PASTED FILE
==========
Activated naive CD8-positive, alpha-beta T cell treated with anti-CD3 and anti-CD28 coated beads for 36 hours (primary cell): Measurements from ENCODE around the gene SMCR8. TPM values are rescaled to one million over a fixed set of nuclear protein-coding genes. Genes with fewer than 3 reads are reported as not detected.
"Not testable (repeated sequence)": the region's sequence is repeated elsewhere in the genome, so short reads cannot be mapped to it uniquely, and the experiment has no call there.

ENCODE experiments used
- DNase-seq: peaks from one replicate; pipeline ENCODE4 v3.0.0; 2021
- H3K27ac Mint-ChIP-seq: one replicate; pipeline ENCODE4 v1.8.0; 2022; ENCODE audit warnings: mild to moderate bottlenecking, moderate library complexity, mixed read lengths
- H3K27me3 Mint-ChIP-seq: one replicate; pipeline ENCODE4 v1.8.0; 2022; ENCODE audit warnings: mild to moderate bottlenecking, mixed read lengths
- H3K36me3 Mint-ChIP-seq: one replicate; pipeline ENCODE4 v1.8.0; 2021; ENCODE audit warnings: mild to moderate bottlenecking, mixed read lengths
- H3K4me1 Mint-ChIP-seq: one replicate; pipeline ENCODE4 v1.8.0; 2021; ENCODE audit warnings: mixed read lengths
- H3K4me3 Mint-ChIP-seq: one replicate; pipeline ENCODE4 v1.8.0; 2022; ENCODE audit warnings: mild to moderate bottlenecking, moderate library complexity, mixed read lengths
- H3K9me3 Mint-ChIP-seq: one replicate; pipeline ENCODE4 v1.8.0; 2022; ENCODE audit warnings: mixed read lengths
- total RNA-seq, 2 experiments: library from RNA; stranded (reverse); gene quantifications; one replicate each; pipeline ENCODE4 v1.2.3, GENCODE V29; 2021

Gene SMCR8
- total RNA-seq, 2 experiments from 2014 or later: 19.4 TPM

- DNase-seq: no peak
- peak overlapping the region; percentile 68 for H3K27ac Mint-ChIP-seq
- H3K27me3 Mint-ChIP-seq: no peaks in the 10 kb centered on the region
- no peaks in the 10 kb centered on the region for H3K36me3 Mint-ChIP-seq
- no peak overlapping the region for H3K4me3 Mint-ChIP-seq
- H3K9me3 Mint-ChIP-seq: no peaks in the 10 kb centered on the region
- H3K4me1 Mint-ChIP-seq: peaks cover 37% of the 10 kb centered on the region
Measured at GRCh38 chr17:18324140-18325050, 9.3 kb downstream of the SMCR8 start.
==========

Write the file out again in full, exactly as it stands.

Activated naive CD8-positive, alpha-beta T cell treated with anti-CD3 and anti-CD28 coated beads for 36 hours (primary cell): Measurements from ENCODE around the gene SMCR8. TPM values are rescaled to one million over a fixed set of nuclear protein-coding genes. Genes with fewer than 3 reads are reported as not detected.
"Not testable (repeated sequence)": the region's sequence is repeated elsewhere in the genome, so short reads cannot be mapped to it uniquely, and the experiment has no call there.

ENCODE experiments used
- DNase-seq: peaks from one replicate; pipeline ENCODE4 v3.0.0; 2021
- H3K27ac Mint-ChIP-seq: one replicate; pipeline ENCODE4 v1.8.0; 2022; ENCODE audit warnings: mild to moderate bottlenecking, moderate library complexity, mixed read lengths
- H3K27me3 Mint-ChIP-seq: one replicate; pipeline ENCODE4 v1.8.0; 2022; ENCODE audit warnings: mild to moderate bottlenecking, mixed read lengths
- H3K36me3 Mint-ChIP-seq: one replicate; pipeline ENCODE4 v1.8.0; 2021; ENCODE audit warnings: mild to moderate bottlenecking, mixed read lengths
- H3K4me1 Mint-ChIP-seq: one replicate; pipeline ENCODE4 v1.8.0; 2021; ENCODE audit warnings: mixed read lengths
- H3K4me3 Mint-ChIP-seq: one replicate; pipeline ENCODE4 v1.8.0; 2022; ENCODE audit warnings: mild to moderate bottlenecking, moderate library complexity, mixed read lengths
- H3K9me3 Mint-ChIP-seq: one replicate; pipeline ENCODE4 v1.8.0; 2022; ENCODE audit warnings: mixed read lengths
- total RNA-seq, 2 experiments: library from RNA; stranded (reverse); gene quantifications; one replicate each; pipeline ENCODE4 v1.2.3, GENCODE V29; 2021

Gene SMCR8
- total RNA-seq, 2 experiments from 2014 or later: 19.4 TPM

- DNase-seq: no peak
- peak overlapping the region; percentile 68 for H3K27ac Mint-ChIP-seq
- H3K27me3 Mint-ChIP-seq: no peaks in the 10 kb centered on the region
- no peaks in the 10 kb centered on the region for H3K36me3 Mint-ChIP-seq
- no peak overlapping the region for H3K4me3 Mint-ChIP-seq
- H3K9me3 Mint-ChIP-seq: no peaks in the 10 kb centered on the region
- H3K4me1 Mint-ChIP-seq: peaks cover 37% of the 10 kb centered on the region
Measured at GRCh38 chr17:18324140-18325050, 9.3 kb downstream of the SMCR8 start.